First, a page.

John Legere, chief executive and president of T-Mobile USA, at a 2013 media event. (John Moore/Getty Images)

AT&T will be the exclusive carrier of the smartphone is expected to unveil Wednesday, according to the Wall Street Journal. And T-Mobile chief executive officer John Legere is none too happy about it.

(Disclosure: chief executive Jeffrey P. Bezos is the owner of the Washington Post.) 

In a series tweets posted Tuesday afternoon, Legere slammed the move -- likening the rumored decision to the flopped HTC First "Facebook phone" partnership and lamenting it as limiting consumer choice.







Legere, who spent nearly 20 years of his career working his way up the ranks at AT&T, has cultivated a rebellious image since taking the top executive slot at T-Mobile USA in September 2012. The CEO forsakes suit and tie for a trademark pink T-Mobile T-shirt underneath a blazer or leather jacket, and he seems to relish creating outrageous headlines. For instance, last year he crashed (and was kicked out of) AT&T's CES developer party -- reportedly out of a desire to watch Macklemore and Ryan Lewis perform.

But Legere's personal antics are also mirrored by some of the aggressive growth tactics the company has introduced during his tenure under the "uncarrier" banner -- including doing away with service contracts and phone subsidies, offering free international data roaming, and offering to pay early termination fees for customers switching to the carrier.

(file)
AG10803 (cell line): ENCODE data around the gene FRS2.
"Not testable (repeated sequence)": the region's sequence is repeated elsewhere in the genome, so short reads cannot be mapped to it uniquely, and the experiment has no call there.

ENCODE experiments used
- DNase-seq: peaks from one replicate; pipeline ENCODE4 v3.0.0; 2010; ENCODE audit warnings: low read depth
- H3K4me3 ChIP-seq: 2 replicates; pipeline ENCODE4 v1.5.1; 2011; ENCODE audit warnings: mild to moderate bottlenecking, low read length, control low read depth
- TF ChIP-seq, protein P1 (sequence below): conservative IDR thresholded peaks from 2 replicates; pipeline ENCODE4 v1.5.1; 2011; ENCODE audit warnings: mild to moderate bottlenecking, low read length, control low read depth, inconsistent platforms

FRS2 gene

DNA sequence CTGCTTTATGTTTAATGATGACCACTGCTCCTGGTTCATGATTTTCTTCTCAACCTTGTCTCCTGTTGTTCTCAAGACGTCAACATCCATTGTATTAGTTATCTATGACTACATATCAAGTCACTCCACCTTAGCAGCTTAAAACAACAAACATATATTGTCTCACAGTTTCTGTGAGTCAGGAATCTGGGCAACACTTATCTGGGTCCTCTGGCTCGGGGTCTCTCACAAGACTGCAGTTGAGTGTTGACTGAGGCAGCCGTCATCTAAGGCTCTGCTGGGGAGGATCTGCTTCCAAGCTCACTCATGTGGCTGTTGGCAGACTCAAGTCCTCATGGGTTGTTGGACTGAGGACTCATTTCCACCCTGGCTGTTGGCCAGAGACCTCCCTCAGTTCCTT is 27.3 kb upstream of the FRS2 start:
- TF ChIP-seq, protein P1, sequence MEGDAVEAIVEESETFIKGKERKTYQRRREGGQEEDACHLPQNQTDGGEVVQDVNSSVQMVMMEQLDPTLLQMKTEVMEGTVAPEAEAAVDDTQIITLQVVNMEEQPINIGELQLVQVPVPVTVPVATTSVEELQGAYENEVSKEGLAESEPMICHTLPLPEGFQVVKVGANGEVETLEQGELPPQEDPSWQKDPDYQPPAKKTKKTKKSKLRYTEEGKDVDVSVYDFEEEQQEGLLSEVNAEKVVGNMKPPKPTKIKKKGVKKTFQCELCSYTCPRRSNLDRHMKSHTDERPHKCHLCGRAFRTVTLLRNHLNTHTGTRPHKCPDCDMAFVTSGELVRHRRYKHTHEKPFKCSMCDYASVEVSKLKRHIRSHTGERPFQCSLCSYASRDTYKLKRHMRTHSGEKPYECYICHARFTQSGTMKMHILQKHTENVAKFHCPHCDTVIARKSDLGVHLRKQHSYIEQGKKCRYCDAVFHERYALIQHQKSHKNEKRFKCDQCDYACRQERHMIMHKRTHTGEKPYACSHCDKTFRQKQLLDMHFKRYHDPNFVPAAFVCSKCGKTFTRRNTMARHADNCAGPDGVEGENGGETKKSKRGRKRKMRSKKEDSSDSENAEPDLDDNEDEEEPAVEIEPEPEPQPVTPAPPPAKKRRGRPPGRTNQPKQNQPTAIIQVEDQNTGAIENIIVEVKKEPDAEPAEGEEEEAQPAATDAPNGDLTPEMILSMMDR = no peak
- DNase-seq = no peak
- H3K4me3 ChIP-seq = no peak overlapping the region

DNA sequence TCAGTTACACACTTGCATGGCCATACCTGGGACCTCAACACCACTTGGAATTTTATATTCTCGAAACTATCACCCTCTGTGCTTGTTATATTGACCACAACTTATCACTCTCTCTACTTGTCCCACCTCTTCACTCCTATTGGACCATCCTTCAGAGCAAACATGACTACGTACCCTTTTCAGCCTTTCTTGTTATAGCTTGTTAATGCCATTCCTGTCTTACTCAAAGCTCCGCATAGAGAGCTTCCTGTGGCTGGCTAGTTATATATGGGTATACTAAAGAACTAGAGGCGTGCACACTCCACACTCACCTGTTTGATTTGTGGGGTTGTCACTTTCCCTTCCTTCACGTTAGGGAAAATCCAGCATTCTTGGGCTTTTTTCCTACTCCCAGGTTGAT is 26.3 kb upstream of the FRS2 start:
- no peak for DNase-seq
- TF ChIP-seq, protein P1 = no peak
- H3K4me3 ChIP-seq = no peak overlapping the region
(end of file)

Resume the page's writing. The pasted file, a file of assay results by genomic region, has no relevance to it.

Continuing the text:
The campaign has resulted in customer gains, but the company hasn't yet seen that growth reflected in its revenue. So T-Mobile remains a bit of a scrappy underdog -- a fourth place finisher battling to tempt customers away from the competition, while rumors swirl about an acquisition by third-place Sprint.

Meanwhile, AT&T remains the second largest mobile carrier in the United States -- and no stranger to Amazon or exclusive arrangements. AT&T currently provides wireless service to the online retailer's Kindle tablets and e-readers. In addition to the Facebook phone fiasco, AT&T was the exclusive carrier of Apple's iPhone for its first few years on the market.

Obviously, if the rumored Amazon smartphone is successful, being cut out of the deal could be bad news for T-Mobile. But Legere might also be worried that an Amazon exclusive partnership with AT&T will overshadow the company's own "uncarrier" announcement scheduled for Wednesday. T-Mobile already relocated its event from Los Angeles to Seattle so technology journalists would not have to choose between it and Amazon's hardware announcement.

(Correction: An earlier version of this story described erroneously AT&T as the largest wireless carrier in the U.S. It is the second largest after Verizon.)